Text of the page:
In the heat of the spam battles a couple of years ago, a number of experts started to work on various ways to authenticate email messages. The idea was that email should be authenticated to insure it’s from a trusted source. In other words, “Joe Love” couldn’t send you an email promising new ways to enlarge various body parts, improve your prowess or buy pills illegally. That’s because Joe Love would be seen to be a false sender through authentication.
The problem has always been that email is sent using a wonderfully flexible but very dated protocol, Simple Mail Transfer Protocol (SMTP).
For example, it’s trivial to spoof an email (meaning, to make it seem like it came from someone else). In our iHateSpam program for Outlook, we have a “Bounce” feature which attempts to bounce a fake message back to the spammer that your email account is no longer active. It’s always been a problematic feature, because actually getting the message back to the original sender is quite difficult, and users have a hard time understanding how this could be. Well, in order to actually follow the email back to the source, you need to find the source. Believe it or not, it’s fairly difficult to do this without using a tool like Sam Spade.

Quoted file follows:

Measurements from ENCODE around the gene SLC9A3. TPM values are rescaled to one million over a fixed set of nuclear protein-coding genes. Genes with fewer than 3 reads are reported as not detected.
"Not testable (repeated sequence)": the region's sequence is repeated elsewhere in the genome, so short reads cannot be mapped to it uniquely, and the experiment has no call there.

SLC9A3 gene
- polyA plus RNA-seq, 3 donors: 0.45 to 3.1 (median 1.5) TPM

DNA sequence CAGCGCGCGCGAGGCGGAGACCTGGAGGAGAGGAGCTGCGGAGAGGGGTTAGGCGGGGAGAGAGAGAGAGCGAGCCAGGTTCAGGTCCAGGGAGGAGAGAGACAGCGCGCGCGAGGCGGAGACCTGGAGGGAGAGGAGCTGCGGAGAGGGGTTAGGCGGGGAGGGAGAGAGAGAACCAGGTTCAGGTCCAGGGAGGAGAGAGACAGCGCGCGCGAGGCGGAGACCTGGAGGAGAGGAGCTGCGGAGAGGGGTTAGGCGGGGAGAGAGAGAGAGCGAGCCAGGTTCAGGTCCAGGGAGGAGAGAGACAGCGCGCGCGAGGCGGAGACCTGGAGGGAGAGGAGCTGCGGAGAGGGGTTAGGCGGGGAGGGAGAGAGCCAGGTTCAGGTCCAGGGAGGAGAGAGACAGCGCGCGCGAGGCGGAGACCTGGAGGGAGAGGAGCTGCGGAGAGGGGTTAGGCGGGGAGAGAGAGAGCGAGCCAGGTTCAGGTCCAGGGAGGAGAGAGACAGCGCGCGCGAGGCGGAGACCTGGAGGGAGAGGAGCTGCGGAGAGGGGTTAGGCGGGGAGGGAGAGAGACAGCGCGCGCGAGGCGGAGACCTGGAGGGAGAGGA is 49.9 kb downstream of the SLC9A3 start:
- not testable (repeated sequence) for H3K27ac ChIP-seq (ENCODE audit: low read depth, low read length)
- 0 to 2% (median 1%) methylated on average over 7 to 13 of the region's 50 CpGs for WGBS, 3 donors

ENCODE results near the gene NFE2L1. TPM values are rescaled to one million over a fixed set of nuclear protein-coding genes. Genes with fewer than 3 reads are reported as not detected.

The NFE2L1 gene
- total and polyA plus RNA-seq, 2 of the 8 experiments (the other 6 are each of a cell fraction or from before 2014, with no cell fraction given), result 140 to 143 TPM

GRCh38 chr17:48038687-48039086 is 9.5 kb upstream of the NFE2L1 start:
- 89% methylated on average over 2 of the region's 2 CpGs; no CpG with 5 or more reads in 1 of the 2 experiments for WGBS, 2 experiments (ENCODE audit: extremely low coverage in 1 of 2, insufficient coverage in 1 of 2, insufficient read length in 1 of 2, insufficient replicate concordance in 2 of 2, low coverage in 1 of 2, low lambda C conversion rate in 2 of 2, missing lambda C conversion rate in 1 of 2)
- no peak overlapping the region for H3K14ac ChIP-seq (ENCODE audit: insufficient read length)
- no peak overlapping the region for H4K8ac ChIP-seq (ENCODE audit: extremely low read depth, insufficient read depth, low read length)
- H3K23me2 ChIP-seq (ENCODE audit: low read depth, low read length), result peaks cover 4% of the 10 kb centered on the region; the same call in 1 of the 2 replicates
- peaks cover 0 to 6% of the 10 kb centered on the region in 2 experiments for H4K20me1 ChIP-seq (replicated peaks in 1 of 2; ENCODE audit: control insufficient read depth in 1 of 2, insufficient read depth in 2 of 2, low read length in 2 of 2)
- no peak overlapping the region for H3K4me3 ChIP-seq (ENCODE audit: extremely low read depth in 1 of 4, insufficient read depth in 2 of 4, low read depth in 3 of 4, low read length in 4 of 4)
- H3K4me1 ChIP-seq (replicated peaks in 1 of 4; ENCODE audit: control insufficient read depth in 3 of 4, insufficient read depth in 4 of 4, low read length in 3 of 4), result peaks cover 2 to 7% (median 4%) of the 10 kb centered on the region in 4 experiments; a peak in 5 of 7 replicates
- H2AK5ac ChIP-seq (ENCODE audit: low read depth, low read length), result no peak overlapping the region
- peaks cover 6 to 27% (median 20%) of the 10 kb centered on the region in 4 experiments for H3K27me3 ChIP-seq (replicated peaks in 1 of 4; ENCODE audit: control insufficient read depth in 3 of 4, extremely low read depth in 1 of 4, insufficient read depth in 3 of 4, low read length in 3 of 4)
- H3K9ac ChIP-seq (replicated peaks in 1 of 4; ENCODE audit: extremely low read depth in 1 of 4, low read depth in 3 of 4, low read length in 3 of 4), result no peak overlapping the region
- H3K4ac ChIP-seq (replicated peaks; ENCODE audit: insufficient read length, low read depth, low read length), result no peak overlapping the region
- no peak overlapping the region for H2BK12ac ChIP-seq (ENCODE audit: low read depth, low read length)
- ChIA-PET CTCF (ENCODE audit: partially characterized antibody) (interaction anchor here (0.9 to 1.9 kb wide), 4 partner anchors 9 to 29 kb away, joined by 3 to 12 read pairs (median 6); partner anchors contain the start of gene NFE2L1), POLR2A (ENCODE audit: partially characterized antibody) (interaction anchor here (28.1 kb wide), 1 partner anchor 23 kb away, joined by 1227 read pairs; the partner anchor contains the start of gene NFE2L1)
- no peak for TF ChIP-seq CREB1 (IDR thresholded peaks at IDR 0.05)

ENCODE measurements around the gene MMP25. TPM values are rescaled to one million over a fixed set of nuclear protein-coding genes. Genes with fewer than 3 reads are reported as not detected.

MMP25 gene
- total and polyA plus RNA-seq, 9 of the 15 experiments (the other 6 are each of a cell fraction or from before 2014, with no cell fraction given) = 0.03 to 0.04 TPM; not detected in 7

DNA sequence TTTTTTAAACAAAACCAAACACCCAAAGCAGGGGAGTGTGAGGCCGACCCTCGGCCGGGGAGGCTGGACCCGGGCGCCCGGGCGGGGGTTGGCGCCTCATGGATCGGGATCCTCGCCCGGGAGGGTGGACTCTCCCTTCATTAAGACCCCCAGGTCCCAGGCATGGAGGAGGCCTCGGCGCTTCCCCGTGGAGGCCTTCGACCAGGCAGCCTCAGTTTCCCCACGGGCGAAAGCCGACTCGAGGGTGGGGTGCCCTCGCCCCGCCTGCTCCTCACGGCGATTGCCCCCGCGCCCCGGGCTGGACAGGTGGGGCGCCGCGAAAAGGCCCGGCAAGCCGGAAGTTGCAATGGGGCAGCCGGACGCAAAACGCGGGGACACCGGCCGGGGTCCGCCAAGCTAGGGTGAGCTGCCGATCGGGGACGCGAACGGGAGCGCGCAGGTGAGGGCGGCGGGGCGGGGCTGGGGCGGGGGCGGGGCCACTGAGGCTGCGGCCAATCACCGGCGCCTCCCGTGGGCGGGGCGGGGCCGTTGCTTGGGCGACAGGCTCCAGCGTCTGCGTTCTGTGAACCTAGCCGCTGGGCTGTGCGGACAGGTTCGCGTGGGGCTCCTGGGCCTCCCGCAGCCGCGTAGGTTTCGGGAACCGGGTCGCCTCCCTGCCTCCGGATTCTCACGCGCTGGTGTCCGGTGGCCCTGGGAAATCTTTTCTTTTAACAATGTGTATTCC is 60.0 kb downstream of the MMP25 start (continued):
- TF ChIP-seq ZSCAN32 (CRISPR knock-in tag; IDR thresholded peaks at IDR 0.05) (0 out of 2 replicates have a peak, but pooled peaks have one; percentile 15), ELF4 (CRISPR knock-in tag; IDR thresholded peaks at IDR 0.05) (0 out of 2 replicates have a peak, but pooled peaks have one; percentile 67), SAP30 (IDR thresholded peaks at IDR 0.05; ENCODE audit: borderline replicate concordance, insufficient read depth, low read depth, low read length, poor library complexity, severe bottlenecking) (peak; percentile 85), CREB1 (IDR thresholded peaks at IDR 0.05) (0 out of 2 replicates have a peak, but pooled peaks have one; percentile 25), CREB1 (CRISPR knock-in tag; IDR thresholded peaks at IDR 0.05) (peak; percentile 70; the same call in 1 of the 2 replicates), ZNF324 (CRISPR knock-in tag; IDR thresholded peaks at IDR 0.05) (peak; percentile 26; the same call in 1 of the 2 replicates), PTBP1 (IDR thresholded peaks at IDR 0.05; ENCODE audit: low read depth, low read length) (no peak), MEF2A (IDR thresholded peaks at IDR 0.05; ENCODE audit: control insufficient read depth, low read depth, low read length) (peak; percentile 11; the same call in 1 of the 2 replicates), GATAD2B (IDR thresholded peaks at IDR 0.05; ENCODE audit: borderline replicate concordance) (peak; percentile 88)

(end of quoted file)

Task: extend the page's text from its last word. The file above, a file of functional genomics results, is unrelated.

At any rate, the idea of authentication never really went anywhere, and Larry Seltzer at eWeek writes about a new article by John Levine, who pulls no punches in what he believes is the heart of the problem:
…Part of the reason it’s taking so long to agree on a standard is that the process is infested with academic theoreticians who are more interested in arguing about hypotheticals and pushing their pet spam solutions than in doing something useful, but the main reason is that it’s a hard problem. Making changes to the e-mail system is akin to open heart surgery on a beating heart, in that you can’t stop it while you’re working on it, and the consequences of an ill considered change are bad.
Admittedly, this article will appeal to the more technical readers of this blog, but it’s a good overview of an area that deserves continued attention.
But perhaps part of the problem is money. As Allan McDaniel, our lead developer of iHateSpam told me “nobody has figured out how to make any money off of a solution. It’s hard to compete against free, even MS wasn’t able to pull that off.”